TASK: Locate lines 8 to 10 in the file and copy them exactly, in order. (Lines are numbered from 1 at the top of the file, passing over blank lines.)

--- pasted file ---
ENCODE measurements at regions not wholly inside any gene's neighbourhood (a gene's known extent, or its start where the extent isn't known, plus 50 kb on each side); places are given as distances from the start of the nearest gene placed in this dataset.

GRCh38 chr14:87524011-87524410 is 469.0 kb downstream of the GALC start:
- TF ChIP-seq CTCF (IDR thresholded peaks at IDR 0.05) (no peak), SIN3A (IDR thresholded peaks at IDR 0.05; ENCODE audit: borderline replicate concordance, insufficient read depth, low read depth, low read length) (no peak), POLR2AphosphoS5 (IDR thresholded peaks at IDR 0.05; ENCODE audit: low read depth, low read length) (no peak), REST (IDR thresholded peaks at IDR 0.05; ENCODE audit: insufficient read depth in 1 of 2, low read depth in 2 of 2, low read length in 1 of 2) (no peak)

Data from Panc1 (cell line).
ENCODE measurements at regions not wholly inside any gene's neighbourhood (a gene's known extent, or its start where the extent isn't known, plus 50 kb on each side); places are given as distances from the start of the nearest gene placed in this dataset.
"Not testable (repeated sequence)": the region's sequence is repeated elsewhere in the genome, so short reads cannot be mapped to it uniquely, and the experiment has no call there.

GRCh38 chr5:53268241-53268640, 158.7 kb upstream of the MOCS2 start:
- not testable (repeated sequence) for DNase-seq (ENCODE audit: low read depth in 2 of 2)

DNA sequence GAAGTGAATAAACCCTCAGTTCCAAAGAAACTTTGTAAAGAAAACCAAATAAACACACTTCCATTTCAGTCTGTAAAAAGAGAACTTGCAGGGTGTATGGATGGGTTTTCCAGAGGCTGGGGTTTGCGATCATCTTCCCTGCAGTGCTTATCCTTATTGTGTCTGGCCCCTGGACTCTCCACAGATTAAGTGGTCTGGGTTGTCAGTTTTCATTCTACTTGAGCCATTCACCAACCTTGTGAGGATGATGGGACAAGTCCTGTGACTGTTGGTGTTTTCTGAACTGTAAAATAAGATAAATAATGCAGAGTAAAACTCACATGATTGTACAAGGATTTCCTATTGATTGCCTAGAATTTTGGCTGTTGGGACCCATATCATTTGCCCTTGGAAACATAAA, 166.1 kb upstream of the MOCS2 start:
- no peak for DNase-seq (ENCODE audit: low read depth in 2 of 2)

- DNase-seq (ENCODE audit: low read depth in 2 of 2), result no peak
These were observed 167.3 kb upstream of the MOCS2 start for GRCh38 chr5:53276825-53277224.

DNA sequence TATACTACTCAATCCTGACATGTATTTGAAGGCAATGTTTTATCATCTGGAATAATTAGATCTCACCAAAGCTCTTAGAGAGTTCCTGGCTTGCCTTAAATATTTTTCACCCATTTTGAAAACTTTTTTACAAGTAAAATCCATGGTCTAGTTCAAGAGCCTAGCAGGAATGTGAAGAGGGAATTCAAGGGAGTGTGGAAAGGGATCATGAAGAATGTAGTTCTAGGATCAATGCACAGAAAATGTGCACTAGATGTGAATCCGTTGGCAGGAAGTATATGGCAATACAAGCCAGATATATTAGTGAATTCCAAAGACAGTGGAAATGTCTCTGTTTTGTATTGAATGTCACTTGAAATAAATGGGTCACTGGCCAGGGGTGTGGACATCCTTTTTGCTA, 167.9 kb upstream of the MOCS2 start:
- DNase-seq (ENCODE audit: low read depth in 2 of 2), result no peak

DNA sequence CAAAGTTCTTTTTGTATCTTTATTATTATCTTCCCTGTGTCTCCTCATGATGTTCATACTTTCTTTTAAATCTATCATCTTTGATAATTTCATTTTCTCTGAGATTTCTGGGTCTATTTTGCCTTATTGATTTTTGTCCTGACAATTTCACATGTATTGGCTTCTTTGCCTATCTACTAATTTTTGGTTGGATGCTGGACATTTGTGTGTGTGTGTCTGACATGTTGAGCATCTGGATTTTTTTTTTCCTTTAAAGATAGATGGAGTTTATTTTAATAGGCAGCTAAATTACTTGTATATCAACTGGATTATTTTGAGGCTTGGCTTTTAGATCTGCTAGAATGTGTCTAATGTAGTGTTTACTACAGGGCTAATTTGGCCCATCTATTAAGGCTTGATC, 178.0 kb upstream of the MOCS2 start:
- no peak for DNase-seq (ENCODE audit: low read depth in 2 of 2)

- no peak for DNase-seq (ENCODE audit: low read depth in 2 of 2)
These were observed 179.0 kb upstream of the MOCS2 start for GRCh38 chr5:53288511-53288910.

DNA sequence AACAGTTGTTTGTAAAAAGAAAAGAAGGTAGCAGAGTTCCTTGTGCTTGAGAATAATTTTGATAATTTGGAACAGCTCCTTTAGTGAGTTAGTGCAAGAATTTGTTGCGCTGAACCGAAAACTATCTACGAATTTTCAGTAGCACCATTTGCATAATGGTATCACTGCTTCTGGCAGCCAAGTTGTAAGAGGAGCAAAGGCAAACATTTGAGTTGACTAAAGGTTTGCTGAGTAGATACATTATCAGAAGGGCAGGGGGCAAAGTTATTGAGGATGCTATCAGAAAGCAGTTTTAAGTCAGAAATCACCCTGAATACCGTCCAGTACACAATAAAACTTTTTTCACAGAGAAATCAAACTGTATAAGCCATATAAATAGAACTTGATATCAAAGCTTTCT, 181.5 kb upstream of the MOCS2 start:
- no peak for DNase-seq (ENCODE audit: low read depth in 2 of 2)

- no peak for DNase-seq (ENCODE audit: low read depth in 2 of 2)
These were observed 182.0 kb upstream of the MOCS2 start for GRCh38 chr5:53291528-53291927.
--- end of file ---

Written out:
- not testable (repeated sequence) for DNase-seq (ENCODE audit: low read depth in 2 of 2)

DNA sequence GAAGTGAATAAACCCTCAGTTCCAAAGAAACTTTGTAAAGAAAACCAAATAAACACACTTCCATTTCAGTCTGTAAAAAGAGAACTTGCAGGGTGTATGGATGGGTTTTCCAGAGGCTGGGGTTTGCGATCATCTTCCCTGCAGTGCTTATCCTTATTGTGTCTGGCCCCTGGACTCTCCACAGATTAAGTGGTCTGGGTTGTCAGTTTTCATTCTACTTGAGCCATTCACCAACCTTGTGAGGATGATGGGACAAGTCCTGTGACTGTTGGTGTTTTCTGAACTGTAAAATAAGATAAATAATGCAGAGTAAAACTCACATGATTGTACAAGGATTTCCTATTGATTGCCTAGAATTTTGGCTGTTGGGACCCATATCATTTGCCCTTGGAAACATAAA, 166.1 kb upstream of the MOCS2 start:
- no peak for DNase-seq (ENCODE audit: low read depth in 2 of 2)